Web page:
It seems particularly eerie that I was advised sometime after Midnight Friday night of this 117 page magazine celebrating 50 years since The Blood on Satan’s Claw or ‘Satan’s Skin’ first hit British cinemas. I was just uploading a comment when unearthly forces took down Twitter. Coincidence or not, it gave me more time on Saturday to read through “Horror Homeroom Issue Number 4”. until the Dionysian forces of Twitter reassembled themselves.

I won’t pretend to have read through the whole magazine yet. There’s far too much to think about in the ten articles analyzing the movie. Editor Dawn Keetley gets off to a good start in her introduction by presenting a link to the 1970 Kine Weekly article which first described The Devil’s Touch (as it was filmed) as, “a study in folk horror, ” underlining the fact that this sub-genre is far from being a recent attempt to superimpose 21st century concerns on 20th century film-making.

Of immediate interest here, of course, Paul A. J. Lewis examines Patrick Wymark’s performance as The Judge, whose “morality…is not uncomplicated.” Drawing on earlier performances (not least the original stage production of The Devils and John Mortimer’s production, The Judge) Wymark brings what Piers Haggard identified as , “a wit and power,” that more traditional horror film casting would not. The final freeze-frame poses the question what the unintended costs are of authority crushing troublesome ideology.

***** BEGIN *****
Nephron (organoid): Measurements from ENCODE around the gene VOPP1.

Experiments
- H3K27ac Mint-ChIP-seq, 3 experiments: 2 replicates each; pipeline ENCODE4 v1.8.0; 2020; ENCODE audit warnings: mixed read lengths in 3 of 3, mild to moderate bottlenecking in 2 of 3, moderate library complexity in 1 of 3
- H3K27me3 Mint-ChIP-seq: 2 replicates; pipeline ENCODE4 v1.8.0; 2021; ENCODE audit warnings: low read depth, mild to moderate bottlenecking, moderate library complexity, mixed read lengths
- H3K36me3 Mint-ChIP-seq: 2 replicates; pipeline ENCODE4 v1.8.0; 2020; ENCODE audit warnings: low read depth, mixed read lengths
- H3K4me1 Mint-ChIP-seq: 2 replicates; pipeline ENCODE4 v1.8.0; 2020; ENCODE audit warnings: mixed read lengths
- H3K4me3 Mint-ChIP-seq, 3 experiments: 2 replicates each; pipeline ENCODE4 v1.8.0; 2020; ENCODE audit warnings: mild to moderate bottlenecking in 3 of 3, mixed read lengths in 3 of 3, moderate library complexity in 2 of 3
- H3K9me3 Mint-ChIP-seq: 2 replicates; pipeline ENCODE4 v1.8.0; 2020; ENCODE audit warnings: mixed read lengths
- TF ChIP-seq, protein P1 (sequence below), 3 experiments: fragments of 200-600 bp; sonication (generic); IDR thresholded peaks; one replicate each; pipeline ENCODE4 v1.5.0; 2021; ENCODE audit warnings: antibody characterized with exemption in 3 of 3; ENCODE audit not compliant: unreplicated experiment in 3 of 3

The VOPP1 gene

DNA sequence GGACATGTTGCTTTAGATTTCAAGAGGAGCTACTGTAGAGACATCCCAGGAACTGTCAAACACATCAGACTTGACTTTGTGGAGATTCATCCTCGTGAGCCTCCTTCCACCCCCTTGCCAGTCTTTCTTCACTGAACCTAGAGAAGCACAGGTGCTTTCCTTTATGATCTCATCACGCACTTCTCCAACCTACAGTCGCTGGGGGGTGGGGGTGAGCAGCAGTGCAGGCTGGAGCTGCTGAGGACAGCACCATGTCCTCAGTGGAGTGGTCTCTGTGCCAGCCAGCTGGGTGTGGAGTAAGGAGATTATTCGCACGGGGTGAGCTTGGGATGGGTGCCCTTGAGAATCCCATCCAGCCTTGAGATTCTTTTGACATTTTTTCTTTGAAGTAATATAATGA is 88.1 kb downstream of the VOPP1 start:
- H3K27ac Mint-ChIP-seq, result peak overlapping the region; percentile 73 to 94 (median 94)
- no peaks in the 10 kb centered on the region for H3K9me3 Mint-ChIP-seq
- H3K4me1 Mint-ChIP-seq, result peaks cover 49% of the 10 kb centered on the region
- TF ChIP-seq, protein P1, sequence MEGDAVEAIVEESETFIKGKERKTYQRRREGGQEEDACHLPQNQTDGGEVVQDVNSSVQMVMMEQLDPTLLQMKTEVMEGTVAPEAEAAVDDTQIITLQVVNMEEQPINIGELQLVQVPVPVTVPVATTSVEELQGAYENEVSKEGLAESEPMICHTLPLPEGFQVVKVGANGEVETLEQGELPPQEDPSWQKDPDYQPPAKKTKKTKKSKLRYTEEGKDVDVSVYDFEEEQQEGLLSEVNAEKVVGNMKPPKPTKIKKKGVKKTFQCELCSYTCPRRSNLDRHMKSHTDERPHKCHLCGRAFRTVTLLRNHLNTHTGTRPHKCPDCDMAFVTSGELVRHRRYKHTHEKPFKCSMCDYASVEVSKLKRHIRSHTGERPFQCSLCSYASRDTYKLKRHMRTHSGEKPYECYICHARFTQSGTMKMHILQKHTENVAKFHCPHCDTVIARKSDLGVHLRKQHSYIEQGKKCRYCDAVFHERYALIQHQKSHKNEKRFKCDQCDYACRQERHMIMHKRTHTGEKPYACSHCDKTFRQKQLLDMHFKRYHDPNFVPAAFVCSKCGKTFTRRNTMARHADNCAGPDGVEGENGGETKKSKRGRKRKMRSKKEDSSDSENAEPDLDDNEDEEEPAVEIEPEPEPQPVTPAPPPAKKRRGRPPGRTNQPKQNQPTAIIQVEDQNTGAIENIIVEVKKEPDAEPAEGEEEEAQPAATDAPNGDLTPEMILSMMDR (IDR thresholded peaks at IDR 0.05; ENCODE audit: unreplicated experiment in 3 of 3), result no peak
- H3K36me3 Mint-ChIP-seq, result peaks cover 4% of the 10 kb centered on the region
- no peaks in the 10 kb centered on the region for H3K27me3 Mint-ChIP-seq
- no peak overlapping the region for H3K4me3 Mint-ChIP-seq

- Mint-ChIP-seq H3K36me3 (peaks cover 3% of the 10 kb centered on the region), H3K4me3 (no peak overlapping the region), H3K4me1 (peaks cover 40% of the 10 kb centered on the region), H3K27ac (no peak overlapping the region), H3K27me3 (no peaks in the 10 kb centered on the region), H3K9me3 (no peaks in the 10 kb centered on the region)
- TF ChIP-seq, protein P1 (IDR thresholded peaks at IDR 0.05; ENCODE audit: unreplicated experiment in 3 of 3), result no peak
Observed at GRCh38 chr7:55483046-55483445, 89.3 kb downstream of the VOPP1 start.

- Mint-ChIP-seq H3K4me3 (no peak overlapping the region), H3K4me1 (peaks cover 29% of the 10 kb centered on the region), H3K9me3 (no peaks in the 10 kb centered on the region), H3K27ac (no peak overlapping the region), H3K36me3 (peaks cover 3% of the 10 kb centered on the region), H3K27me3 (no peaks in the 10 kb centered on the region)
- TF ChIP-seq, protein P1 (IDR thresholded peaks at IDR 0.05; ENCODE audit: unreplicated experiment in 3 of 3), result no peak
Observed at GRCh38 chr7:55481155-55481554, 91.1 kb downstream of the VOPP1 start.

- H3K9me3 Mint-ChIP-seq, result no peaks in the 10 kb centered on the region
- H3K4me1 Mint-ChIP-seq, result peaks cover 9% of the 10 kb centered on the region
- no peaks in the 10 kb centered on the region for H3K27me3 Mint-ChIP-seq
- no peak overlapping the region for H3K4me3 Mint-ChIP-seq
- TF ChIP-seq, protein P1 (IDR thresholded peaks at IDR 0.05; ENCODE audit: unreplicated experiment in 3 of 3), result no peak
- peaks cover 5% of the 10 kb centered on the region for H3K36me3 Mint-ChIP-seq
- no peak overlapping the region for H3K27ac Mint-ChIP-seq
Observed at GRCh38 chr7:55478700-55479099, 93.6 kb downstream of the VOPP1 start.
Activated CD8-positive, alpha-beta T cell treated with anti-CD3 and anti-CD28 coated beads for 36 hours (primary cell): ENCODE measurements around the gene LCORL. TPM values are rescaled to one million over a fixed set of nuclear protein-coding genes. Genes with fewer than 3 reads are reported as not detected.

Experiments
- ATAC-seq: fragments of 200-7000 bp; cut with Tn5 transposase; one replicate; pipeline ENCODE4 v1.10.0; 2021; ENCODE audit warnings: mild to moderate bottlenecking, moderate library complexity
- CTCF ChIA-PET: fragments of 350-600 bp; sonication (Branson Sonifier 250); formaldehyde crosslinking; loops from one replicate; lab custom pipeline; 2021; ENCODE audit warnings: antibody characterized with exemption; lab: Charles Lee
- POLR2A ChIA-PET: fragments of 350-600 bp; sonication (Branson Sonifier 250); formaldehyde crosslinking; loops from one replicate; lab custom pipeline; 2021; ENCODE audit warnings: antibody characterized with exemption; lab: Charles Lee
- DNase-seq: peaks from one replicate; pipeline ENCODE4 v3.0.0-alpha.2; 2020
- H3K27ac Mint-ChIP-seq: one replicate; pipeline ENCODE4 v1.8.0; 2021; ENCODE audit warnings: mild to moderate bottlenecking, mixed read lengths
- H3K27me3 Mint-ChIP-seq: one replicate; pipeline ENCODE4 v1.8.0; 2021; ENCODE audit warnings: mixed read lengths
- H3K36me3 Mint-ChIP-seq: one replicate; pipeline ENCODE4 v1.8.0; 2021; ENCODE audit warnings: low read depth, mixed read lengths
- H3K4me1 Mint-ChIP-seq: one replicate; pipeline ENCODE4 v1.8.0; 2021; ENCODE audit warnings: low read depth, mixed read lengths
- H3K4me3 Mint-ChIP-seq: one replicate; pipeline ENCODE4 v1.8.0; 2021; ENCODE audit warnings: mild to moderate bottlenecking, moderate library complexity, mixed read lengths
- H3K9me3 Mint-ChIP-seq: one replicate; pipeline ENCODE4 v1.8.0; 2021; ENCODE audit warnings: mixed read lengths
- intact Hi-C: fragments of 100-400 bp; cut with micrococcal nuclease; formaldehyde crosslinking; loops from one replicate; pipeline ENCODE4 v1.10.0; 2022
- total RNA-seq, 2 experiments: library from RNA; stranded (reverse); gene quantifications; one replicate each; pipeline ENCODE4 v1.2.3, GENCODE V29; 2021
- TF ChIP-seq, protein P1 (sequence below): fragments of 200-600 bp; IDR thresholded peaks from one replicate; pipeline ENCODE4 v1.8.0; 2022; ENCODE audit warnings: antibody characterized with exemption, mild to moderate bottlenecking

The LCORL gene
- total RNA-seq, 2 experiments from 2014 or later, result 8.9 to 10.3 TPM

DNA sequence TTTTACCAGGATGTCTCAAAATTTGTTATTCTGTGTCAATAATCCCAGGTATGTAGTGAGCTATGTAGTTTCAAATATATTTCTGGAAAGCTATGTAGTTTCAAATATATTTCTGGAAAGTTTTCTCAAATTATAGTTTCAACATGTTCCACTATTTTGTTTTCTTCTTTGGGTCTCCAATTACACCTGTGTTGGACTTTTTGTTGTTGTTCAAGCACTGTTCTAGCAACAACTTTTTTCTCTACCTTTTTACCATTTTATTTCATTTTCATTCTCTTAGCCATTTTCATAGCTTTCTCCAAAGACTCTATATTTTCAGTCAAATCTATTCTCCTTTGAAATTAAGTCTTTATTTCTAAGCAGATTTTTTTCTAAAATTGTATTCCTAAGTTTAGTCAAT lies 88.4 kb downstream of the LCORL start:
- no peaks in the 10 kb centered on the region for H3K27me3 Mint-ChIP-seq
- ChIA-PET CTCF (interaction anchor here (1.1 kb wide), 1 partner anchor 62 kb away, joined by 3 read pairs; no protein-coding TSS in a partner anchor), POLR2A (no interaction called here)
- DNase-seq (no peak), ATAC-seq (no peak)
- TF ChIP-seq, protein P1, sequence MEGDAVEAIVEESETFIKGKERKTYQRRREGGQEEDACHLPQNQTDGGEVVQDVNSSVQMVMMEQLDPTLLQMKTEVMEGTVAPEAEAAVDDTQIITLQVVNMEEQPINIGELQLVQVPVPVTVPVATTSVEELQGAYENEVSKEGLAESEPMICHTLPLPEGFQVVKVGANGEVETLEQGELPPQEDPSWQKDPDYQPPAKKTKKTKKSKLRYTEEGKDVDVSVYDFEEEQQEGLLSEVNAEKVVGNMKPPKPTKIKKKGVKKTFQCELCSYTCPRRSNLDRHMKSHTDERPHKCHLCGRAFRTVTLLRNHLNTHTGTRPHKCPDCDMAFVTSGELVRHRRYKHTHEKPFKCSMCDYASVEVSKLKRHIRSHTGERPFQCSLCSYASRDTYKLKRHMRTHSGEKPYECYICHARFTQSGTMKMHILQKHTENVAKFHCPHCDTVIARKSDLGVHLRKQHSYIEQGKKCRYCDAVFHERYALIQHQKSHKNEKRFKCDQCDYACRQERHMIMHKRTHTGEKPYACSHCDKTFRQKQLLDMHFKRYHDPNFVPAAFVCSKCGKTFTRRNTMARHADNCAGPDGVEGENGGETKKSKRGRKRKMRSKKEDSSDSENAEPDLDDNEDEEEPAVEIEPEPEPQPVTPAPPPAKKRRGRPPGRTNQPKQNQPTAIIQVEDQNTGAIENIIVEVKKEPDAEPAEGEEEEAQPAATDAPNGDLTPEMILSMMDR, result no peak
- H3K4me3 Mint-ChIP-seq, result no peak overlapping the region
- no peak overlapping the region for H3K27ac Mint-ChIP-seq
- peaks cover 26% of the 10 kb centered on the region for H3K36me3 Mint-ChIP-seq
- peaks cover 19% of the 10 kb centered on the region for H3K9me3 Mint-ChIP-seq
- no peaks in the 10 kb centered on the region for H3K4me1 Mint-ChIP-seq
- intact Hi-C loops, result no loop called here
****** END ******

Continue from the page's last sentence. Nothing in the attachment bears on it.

Michael Jacob suggests the demon offers a purpose to the downtrodden through membership in a cult, and discusses the transformation of The Judge from impotent elitist intellectual to a heroic communal agent of action.

The magazine covers every aspect of Blood on Satan’s Claw : David Annwn Jones argues that Angel Blake (Linda Hayden) reflects public perceptions of then-current child murderer Mary Bell, Matthias Hurst reflects on the struggles of the young against authority, Jessica Parant examines the film’s contrasting view of bad girls and good women to include Isobel (Avice Landon) and Ellen (Charlotte Mitchell). Michael Cerliano argues that the demon battles Enlightenment rationalism rather than Christianity, Kern Robinson asks why the demon of the movie is so ineffectual, Lynsey Townend discusses the fur that infects its victims, and Dawn Keetley traces the history of the ruined church used in many of the scenes and suggests that it ties in with anxities about the declining British birth rate at the time the movies was filmed.

It would be wrong of me to go on at more length, when you can download the magazine yourself at